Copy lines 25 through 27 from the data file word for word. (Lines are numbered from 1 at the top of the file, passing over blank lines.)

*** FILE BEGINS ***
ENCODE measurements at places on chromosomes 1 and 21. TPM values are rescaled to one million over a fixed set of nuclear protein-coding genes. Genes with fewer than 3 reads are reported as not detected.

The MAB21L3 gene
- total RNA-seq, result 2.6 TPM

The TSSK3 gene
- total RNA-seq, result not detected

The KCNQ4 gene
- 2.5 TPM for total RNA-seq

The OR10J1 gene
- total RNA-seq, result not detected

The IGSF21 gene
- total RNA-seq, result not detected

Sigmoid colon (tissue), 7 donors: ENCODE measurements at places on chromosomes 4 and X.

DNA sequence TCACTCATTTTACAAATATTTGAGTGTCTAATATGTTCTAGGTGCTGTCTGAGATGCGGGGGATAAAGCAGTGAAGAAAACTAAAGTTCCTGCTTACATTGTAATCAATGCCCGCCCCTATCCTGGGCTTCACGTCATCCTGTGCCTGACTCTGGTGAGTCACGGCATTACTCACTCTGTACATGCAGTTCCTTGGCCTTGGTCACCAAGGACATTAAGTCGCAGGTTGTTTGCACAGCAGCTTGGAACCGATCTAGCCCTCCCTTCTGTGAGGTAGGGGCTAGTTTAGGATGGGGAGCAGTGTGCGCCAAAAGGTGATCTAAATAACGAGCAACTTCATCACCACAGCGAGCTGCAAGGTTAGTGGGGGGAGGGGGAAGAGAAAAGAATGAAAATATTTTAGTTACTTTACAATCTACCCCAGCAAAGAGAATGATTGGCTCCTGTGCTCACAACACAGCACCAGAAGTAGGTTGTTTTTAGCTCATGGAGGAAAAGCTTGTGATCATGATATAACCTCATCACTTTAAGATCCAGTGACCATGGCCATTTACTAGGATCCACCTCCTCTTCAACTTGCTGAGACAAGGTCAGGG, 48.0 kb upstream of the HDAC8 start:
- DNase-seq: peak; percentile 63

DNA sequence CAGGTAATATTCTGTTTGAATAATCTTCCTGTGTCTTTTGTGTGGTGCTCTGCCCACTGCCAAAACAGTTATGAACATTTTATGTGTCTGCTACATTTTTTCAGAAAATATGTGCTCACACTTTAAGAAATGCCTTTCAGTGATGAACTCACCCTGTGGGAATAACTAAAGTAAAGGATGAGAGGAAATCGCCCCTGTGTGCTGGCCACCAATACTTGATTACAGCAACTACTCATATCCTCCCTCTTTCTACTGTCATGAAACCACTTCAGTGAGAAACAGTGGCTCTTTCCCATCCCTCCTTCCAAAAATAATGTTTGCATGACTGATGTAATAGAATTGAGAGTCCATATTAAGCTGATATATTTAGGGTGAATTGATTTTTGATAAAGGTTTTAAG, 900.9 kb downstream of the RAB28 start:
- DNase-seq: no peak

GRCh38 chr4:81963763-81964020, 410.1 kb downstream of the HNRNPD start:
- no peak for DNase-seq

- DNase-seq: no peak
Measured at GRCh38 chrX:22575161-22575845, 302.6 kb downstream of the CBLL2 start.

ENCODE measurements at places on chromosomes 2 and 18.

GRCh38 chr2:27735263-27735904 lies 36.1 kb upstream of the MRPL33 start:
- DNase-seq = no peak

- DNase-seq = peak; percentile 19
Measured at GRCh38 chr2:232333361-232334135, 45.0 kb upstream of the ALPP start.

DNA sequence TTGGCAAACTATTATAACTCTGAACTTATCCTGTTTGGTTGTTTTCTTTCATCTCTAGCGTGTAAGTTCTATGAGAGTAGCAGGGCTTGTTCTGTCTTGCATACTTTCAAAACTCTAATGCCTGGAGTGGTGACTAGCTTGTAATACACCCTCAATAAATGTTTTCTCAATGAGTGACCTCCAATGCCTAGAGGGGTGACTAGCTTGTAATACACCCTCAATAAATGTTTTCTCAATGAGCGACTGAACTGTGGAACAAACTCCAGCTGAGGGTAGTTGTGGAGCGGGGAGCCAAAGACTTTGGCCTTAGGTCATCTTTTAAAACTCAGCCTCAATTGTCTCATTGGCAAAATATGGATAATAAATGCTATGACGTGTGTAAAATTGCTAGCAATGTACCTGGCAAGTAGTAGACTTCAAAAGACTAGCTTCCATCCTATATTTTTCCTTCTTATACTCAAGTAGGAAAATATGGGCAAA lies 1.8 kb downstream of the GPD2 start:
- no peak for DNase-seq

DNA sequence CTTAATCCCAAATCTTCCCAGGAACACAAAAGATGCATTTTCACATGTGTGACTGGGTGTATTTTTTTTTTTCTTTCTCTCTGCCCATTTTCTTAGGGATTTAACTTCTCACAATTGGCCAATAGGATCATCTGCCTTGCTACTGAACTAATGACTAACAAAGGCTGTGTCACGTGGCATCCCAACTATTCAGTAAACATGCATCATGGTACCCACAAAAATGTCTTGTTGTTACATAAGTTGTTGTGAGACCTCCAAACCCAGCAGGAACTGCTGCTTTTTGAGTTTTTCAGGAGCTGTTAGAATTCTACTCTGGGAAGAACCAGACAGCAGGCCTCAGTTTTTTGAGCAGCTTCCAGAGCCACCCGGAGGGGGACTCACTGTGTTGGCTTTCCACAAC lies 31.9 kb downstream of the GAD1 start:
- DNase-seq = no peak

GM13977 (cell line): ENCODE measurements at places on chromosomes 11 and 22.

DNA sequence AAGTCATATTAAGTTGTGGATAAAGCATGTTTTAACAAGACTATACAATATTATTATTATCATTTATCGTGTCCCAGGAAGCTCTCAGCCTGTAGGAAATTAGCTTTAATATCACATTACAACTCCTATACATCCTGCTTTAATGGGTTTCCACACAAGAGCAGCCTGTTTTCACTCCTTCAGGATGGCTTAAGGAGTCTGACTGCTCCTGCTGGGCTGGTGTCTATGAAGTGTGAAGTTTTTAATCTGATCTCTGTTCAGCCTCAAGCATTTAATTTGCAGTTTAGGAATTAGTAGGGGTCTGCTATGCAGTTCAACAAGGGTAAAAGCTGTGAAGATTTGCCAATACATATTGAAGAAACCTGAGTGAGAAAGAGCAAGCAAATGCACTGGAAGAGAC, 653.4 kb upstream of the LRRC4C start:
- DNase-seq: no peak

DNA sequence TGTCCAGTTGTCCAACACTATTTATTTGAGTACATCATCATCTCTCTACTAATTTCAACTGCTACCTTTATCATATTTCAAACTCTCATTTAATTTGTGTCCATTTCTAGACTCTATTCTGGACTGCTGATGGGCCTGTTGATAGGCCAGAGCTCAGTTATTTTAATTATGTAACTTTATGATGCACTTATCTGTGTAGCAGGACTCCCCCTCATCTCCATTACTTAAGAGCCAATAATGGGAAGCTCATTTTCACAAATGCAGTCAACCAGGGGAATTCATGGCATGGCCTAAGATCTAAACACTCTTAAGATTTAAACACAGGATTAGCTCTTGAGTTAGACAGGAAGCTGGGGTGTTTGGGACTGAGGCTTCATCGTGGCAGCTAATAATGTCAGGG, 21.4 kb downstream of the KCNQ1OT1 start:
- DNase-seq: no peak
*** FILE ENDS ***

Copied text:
Measured at GRCh38 chr2:232333361-232334135, 45.0 kb upstream of the ALPP start.

DNA sequence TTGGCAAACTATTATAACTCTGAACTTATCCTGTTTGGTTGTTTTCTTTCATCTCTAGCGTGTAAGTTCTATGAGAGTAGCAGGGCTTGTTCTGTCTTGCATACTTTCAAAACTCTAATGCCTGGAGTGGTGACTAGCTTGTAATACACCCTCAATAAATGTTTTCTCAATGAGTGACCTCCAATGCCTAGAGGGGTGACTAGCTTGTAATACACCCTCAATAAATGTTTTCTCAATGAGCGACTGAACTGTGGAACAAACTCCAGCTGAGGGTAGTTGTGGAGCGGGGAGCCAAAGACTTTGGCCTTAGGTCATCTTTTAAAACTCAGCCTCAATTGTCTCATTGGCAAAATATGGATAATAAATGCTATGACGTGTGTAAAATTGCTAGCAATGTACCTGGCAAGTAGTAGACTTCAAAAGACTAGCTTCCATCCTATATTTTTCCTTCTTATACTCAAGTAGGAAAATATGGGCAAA lies 1.8 kb downstream of the GPD2 start:
- no peak for DNase-seq